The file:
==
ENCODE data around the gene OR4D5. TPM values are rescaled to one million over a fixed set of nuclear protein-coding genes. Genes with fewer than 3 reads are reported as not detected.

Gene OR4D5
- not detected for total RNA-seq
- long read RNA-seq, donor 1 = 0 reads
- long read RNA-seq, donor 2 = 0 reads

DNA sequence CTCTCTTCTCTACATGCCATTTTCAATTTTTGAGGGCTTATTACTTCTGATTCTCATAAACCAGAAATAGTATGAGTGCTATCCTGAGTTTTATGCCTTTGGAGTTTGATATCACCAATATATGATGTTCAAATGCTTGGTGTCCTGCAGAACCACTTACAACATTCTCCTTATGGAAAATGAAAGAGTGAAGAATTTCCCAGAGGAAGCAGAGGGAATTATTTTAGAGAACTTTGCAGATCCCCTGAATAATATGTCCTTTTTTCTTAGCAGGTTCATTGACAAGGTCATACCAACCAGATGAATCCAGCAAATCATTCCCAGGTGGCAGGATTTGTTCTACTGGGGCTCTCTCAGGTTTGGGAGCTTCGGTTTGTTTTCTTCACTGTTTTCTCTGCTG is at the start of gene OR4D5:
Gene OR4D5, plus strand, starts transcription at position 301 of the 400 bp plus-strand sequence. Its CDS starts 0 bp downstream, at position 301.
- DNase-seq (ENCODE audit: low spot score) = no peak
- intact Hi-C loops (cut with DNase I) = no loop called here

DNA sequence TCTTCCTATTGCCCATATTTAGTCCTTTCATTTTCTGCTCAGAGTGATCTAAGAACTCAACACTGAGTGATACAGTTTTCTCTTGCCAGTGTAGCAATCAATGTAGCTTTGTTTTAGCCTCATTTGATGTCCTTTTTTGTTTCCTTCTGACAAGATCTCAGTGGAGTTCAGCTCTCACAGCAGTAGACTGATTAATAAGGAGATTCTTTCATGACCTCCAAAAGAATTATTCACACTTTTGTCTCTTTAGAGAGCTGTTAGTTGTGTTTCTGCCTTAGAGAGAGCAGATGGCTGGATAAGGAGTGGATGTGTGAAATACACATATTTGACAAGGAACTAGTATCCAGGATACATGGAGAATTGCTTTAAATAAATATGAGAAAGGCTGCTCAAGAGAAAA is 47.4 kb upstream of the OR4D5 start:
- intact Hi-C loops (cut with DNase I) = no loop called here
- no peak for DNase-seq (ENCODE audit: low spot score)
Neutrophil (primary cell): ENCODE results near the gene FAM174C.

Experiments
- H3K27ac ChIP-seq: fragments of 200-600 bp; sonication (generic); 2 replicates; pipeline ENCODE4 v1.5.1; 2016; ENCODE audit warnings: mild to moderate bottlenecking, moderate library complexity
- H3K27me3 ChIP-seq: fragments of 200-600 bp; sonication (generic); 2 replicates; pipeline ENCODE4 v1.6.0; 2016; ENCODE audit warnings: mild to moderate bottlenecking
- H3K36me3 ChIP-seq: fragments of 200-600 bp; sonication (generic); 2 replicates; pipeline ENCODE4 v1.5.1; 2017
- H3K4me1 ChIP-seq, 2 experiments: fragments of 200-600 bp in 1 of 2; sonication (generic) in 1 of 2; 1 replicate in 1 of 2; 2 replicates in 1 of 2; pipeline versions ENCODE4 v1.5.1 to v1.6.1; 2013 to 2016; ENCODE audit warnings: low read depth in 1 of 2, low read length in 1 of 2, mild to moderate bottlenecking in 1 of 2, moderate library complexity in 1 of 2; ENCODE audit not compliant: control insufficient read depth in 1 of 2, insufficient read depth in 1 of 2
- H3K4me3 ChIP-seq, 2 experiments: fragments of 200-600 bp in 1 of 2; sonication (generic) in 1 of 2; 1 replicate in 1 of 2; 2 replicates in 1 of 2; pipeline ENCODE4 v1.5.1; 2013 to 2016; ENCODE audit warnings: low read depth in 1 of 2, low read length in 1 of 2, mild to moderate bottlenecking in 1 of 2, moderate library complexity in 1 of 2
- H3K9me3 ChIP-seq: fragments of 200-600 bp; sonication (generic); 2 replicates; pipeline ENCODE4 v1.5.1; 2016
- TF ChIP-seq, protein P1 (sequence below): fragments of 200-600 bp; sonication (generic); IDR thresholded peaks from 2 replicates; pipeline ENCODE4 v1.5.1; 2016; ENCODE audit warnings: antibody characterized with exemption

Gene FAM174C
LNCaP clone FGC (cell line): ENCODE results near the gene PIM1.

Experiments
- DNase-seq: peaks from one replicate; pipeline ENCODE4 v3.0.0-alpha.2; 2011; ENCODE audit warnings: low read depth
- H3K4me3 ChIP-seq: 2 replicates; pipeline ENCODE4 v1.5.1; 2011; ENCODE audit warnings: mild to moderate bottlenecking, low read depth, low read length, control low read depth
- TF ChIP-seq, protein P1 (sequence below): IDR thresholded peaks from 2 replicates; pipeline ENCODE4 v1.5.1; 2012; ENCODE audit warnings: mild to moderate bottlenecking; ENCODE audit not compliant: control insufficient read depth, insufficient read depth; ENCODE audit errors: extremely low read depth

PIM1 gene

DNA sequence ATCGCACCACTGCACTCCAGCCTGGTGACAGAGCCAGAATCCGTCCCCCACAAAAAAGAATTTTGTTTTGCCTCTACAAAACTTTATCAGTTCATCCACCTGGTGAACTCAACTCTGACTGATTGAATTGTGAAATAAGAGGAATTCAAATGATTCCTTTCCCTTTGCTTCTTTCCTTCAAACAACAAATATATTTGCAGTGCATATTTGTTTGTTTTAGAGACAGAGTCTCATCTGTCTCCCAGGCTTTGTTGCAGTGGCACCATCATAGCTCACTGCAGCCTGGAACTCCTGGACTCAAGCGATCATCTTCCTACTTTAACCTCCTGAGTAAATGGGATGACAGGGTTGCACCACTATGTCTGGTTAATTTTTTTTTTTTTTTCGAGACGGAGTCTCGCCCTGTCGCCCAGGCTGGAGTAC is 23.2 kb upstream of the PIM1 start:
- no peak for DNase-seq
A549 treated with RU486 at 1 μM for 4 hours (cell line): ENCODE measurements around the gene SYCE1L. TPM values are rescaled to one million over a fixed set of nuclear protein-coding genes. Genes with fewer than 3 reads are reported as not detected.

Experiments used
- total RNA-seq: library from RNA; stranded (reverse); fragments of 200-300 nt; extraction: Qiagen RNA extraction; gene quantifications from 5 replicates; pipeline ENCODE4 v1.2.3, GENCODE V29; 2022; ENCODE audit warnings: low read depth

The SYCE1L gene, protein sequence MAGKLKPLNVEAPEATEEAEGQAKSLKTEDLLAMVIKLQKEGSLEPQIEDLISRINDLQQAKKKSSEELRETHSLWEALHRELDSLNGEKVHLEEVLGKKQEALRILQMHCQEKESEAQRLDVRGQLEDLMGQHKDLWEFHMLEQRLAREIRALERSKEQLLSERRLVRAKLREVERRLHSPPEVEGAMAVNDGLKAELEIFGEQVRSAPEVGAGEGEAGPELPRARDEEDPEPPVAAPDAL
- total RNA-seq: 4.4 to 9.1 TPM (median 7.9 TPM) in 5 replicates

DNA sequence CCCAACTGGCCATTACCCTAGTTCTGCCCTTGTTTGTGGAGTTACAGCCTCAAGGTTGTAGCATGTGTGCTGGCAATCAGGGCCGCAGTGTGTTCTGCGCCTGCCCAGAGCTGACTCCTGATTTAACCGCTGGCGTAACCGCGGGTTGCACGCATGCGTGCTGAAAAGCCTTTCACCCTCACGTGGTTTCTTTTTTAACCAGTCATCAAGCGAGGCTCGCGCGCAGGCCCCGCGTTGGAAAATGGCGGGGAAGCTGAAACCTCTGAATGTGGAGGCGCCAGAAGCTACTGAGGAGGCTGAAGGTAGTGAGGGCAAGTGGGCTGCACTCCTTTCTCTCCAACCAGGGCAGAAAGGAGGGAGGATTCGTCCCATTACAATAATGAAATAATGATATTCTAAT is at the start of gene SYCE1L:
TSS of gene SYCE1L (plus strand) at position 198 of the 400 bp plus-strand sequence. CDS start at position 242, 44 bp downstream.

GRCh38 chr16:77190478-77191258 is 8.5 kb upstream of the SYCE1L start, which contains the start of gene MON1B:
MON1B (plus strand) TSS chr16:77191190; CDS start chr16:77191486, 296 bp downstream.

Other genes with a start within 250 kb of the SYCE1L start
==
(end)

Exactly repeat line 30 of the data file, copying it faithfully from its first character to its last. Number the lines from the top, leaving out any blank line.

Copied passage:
- no peak for DNase-seq